Fusilli charging stations (Renault): “The network is still insufficient”

Renault is focusing decisively on the energy transition, as it has confirmed recently the CEO Luca De Meo, according to which the range of the House in 2030 will be 100% electric: provided, however, that the charging network is adequate and the electricity prices favorable. How, then, does our country fit into this picture? Here’s what Raffaele Fusilli, CEO of Renault Italia, thinks about it.

What is your opinion on the current state of development of the recharging network in Italy, with particular reference to the columns installed on public land?
The columns on public land are gradually spreading, but not yet in such a way, in terms of number and geographical coverage, as to constitute an efficient reassurance for the customer interested in purchasing an electric vehicle. Today in Italy there are 39 charging points for every 100,000 inhabitants, compared to 70, for example, in Germany. This is still today one of the main obstacles to the purchase of electric vehicles in our country.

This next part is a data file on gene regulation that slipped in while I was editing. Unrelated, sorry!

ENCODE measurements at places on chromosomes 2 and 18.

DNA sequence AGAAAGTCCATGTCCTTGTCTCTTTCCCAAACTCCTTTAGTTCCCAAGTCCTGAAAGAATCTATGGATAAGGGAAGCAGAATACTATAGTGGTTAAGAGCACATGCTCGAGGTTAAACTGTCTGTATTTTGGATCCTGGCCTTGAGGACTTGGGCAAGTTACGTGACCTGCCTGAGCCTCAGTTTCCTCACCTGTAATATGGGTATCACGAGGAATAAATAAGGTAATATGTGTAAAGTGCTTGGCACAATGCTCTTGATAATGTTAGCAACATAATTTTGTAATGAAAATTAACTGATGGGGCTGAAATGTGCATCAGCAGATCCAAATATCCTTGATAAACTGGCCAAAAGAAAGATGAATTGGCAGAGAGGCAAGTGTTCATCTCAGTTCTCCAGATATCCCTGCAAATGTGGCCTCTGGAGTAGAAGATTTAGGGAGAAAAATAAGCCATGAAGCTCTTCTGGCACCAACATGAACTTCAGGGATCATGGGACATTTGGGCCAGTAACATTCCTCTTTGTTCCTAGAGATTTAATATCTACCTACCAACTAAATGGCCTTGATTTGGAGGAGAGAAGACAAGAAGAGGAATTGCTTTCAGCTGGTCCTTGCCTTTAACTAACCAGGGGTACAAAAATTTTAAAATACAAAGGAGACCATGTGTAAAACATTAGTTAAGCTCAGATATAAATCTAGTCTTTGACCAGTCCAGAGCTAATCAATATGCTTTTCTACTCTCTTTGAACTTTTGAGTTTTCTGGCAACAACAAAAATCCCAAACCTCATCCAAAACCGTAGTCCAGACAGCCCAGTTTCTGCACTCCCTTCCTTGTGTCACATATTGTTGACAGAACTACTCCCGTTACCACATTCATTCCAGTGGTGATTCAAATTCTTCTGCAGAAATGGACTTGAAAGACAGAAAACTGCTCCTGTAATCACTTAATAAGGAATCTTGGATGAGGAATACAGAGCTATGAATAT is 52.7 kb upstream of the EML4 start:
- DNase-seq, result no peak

Do you believe that the current prevalence of low power columns is adequate for the needs of the latest generation of battery-powered cars?
In Italy, the high percentage of charging points at 22 kW is an essential advantage for a short recharge, for example during a lunch break or shopping, without causing an excessive load on the electricity grid. Renault has always believed in this and has equipped Twingo, Zoe and M├ęgane E-Tech Electric with on-board AC charger up to 22 kW. Not surprisingly, these vehicles stand out on the market for their versatility and charging efficiency. The development of fast and ultrafast points, however, is also necessary for an even faster and more flexible recharge, an indispensable condition for a larger-scale diffusion of electric vehicles and their use even more versatile and responsive to users’ habits.

In your opinion, what is holding back the diffusion of charging stations with charging power from 50 kW upwards?
Their cost, the required power and the complexity of the installation procedures.

Is there a risk that the current charging network will become obsolete in the face of the spread of new generation electric cars?
Each infrastructure is required to evolve in concert with technological developments.


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